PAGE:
Leader of Revolution Muslim Sentenced to 138 Months for Using Internet to Solicit Murder, Encourage Violent Extremism
|U.S. Attorney’s Office June 22, 2012|
ALEXANDRIA, VA—Jesse Curtis Morton, aka Younus Abdullah Muhammed, 33, of New York City, was sentenced today to 138 months in prison, followed by three years of supervised release, for using his position as a leader of the “Revolution Muslim” organization’s Internet sites to conspire to solicit murder, make threatening communications, and use the Internet to place others in fear.
Neil H. MacBride, U.S. Attorney for the Eastern District of Virginia; James W. McJunkin, Assistant Director in Charge of the FBI’s Washington Field Office; and Raymond W. Kelly, New York City Police Commissioner, made the announcement after sentencing by U.S. District Judge Liam O’Grady.
“Jesse Morton sought to inspire Muslims to engage in terrorism by providing doctrinal justification for violence against civilians in the name of Islam. The string of recent cases with ties to Mr. Morton demonstrates that he was very successful,” said U.S. Attorney MacBride. “His crimes not only put people’s lives forever in danger, but they also chilled free expression out of fear of retaliation by violent terrorists.”
“Mr. Morton utilized the Internet to incite fear and terror by encouraging violence and radicalization, and he will now pay for those crimes with today’s sentence,” said Assistant Director in Charge McJunkin. “Together with our partner law enforcement agencies, and with the assistance of the community, the FBI will continue to pursue those who support violent extremism and promote the radicalization of others, whether online or in person.”
Morton pleaded guilty on February 9, 2012. According to court records, in 2007, Morton founded Revolution Muslim, an organization that operated Internet platforms and websites supportive of violent extremism. Morton and his associates used the organization’s websites to encourage Muslims to engage in violence against those they believed to be enemies of Islam and to support Osama bin Laden, Anwar Al-Awlaki, al Qaeda, the Taliban, and others espousing violence. They posted messages in support of the terrorist attacks on September 11, 2001, the November 2009 killings at Ft. Hood, and attacks and future threats against Jewish organizations, among others.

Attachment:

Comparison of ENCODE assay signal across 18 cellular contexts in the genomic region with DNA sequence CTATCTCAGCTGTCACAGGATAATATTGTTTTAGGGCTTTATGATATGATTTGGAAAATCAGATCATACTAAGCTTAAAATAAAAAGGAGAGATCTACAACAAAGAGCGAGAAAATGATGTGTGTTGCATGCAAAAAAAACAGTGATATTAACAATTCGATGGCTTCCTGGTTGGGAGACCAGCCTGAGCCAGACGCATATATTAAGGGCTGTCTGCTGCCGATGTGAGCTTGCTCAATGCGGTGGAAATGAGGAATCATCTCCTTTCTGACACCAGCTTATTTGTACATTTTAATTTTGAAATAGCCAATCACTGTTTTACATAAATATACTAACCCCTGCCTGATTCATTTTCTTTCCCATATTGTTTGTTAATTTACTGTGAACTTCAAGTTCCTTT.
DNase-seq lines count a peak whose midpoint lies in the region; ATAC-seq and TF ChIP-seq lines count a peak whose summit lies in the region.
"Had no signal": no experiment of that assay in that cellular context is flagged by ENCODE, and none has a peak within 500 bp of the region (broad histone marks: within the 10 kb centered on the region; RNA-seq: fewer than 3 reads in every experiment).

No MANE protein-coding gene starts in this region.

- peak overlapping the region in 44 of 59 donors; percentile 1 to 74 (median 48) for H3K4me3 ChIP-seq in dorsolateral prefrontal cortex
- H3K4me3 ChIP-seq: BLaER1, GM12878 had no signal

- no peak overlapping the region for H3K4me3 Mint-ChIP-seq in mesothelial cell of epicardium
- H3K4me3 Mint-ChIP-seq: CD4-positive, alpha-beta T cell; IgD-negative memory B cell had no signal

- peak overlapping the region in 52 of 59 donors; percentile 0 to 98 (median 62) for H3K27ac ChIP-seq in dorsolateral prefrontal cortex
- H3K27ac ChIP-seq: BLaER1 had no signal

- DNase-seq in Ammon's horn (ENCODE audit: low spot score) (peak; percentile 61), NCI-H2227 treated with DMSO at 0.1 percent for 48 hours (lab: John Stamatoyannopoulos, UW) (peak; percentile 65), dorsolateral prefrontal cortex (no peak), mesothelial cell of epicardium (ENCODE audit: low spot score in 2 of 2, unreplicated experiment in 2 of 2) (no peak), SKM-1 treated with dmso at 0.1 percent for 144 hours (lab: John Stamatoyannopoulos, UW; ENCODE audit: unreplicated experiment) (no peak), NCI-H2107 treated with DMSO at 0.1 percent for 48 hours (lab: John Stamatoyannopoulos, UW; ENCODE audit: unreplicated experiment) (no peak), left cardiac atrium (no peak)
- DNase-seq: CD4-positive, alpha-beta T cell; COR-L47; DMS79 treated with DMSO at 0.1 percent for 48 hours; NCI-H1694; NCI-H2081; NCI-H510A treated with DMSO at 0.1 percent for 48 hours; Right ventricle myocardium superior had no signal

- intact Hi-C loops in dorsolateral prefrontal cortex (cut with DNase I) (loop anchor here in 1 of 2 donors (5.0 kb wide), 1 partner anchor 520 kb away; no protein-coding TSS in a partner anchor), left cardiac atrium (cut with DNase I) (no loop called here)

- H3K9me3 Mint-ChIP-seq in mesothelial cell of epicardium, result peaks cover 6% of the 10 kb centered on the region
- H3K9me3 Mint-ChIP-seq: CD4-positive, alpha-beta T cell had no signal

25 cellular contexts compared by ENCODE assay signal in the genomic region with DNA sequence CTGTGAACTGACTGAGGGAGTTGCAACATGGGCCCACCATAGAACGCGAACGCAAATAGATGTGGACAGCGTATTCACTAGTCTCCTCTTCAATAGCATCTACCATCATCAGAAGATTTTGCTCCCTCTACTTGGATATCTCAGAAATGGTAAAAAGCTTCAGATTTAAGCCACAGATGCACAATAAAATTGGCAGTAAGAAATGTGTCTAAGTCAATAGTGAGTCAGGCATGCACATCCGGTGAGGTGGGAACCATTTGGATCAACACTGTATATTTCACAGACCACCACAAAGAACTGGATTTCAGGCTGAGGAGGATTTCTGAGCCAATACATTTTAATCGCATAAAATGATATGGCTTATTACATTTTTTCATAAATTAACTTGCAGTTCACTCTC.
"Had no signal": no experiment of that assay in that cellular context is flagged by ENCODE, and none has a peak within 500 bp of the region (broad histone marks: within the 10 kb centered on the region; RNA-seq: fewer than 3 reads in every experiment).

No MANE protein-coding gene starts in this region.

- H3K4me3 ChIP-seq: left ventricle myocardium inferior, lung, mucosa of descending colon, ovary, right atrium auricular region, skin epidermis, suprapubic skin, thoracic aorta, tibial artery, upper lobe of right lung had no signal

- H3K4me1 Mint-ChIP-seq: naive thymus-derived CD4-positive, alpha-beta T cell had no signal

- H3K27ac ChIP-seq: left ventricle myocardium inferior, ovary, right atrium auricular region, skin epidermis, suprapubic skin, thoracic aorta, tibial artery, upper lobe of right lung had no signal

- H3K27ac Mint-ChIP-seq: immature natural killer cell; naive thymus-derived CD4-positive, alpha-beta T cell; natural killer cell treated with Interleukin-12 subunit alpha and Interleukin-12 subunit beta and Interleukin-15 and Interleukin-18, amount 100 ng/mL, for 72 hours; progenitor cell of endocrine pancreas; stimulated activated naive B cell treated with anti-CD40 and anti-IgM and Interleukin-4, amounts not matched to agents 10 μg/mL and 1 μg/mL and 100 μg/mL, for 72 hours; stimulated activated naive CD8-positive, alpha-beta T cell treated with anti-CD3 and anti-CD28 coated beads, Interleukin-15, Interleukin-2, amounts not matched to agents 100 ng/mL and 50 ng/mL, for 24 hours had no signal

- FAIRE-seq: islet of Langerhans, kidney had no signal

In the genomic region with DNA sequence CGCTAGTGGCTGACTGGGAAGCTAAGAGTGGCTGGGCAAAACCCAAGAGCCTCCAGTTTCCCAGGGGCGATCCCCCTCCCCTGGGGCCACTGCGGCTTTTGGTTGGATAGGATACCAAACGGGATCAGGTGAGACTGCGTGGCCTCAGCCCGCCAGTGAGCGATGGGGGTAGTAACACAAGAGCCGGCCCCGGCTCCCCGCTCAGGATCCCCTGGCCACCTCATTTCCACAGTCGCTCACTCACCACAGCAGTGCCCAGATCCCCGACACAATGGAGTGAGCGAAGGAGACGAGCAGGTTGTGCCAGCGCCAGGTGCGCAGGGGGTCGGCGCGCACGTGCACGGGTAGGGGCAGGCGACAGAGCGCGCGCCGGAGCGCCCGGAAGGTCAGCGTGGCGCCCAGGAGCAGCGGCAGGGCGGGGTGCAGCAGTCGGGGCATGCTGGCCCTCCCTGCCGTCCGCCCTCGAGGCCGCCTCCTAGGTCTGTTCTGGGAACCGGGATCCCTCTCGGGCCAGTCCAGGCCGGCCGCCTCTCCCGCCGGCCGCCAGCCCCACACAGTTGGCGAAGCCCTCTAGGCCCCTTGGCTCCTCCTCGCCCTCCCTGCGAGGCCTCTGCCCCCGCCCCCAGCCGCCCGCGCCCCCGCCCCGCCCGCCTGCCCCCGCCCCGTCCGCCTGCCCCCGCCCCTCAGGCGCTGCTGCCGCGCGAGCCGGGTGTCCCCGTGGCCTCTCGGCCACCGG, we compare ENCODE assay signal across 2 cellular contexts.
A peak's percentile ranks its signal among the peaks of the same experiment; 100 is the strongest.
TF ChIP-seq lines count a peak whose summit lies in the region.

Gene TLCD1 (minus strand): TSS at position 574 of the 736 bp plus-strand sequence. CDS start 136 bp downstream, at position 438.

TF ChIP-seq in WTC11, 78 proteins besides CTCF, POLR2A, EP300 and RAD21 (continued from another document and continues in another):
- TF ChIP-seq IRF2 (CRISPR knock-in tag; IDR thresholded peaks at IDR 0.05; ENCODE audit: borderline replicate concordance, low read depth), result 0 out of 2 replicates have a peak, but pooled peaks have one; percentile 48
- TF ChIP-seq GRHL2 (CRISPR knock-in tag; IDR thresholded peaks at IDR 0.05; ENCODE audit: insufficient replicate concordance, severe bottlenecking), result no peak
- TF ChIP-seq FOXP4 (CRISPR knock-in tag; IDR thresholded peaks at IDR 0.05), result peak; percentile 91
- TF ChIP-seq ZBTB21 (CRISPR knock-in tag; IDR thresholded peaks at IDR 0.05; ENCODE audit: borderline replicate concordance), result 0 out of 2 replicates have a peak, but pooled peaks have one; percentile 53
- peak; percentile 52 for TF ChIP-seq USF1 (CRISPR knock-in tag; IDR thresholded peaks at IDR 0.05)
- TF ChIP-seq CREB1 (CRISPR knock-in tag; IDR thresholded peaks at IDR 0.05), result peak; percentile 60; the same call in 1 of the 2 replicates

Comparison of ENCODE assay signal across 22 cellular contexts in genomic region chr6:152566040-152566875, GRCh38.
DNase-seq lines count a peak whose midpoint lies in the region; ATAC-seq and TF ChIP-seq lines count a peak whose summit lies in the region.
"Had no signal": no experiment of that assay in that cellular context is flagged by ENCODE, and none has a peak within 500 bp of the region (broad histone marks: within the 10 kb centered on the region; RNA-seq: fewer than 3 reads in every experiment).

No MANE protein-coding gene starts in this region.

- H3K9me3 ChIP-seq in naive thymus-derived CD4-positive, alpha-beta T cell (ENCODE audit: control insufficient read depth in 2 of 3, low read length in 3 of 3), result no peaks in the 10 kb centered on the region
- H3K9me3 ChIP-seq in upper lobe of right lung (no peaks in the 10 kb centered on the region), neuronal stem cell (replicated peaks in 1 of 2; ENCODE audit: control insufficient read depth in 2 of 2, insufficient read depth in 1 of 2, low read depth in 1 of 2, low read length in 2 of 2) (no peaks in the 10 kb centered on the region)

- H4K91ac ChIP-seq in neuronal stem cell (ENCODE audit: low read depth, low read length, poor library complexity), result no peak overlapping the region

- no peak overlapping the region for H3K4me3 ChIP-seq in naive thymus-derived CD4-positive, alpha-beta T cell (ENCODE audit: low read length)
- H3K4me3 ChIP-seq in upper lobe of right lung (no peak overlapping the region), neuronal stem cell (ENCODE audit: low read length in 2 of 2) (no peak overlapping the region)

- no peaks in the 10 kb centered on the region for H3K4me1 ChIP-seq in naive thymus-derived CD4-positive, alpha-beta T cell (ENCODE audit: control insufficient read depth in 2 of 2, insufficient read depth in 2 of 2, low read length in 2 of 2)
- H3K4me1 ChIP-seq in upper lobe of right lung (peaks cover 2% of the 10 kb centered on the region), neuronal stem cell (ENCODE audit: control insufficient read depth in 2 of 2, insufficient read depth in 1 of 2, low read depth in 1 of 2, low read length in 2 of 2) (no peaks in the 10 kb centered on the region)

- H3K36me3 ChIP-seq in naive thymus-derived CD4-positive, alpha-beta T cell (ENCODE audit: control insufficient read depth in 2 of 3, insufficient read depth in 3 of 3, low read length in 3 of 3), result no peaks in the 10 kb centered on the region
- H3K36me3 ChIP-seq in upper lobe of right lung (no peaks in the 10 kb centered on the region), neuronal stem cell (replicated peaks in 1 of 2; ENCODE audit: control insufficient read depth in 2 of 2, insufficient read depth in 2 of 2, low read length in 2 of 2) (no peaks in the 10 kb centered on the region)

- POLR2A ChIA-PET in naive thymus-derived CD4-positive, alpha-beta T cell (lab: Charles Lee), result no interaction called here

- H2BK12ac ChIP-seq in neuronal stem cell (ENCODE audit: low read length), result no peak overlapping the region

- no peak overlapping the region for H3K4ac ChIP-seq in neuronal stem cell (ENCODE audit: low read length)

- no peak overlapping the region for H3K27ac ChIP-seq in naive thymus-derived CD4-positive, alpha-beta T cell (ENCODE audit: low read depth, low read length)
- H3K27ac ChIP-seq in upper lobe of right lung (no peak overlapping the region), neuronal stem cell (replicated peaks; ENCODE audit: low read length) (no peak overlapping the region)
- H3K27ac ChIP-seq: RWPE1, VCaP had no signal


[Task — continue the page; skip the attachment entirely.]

Through his online forums, Morton conspired with Zachary Chesser, of Fairfax County, Virginia, and others to solicit the murder of an artist tied to the “Everybody Draw Mohammed Day” movement in May 2010, including posting online a magazine that included the artist in a hit list for violent extremists to take out and a message from Anwar Al-Awlaki that explicitly called for the artist’s assassination. In justifying these actions, Morton posted online a speech of his asserting that “Islam’s position is that those that insult the Prophet may be killed” and exhorting his listeners to fight the “disbelievers near you.”
In addition, Morton admitted that he aided Chesser in taking repeated steps in April 2010 to encourage violent extremists to attack the writers of “South Park” for an episode that featured Muhammad in a bear suit, including highlighting their residence and urging online readers to “pay them a visit.” Among the steps they took were posting on multiple occasions speeches by Anwar Al-Awlaki, which explained the Islamic justification for killing those who insult or defame Muhammad. Morton worked with Chesser to draft a message for the website regarding the “South Park” threats, including a quote from Osama bin Laden: “If there is no check in the freedom of your words, then let your hearts be open to the freedom of our actions.” Morton and Chesser posted the final version of this statement on various extremist online forums, and Chesser told Morton that he expected the statement would “scare the kuffar.” Kuffar is an Arabic term referring to an unbeliever, or disbeliever, in Islam.
Chesser was arrested on July 21, 2010, charged with providing material support to Al-Shabaab and later also pled guilty to communicating threats and soliciting violent extremists to desensitize law enforcement. Four days after Chesser’s arrest, Morton fled to Morocco, where he resided until his arrest on U.S. charges on May 26, 2011.
This investigation is being conducted by the FBI’s Washington Field Office and the New York Police Department’s Intelligence Division. Assistant U.S. Attorney Gordon D. Kromberg of the U.S. Attorney’s Office for the Eastern District of Virginia and Trial Attorney John T. Gibbs of the Counterterrorism Section in the National Security Division are prosecuting the case on behalf of the United States.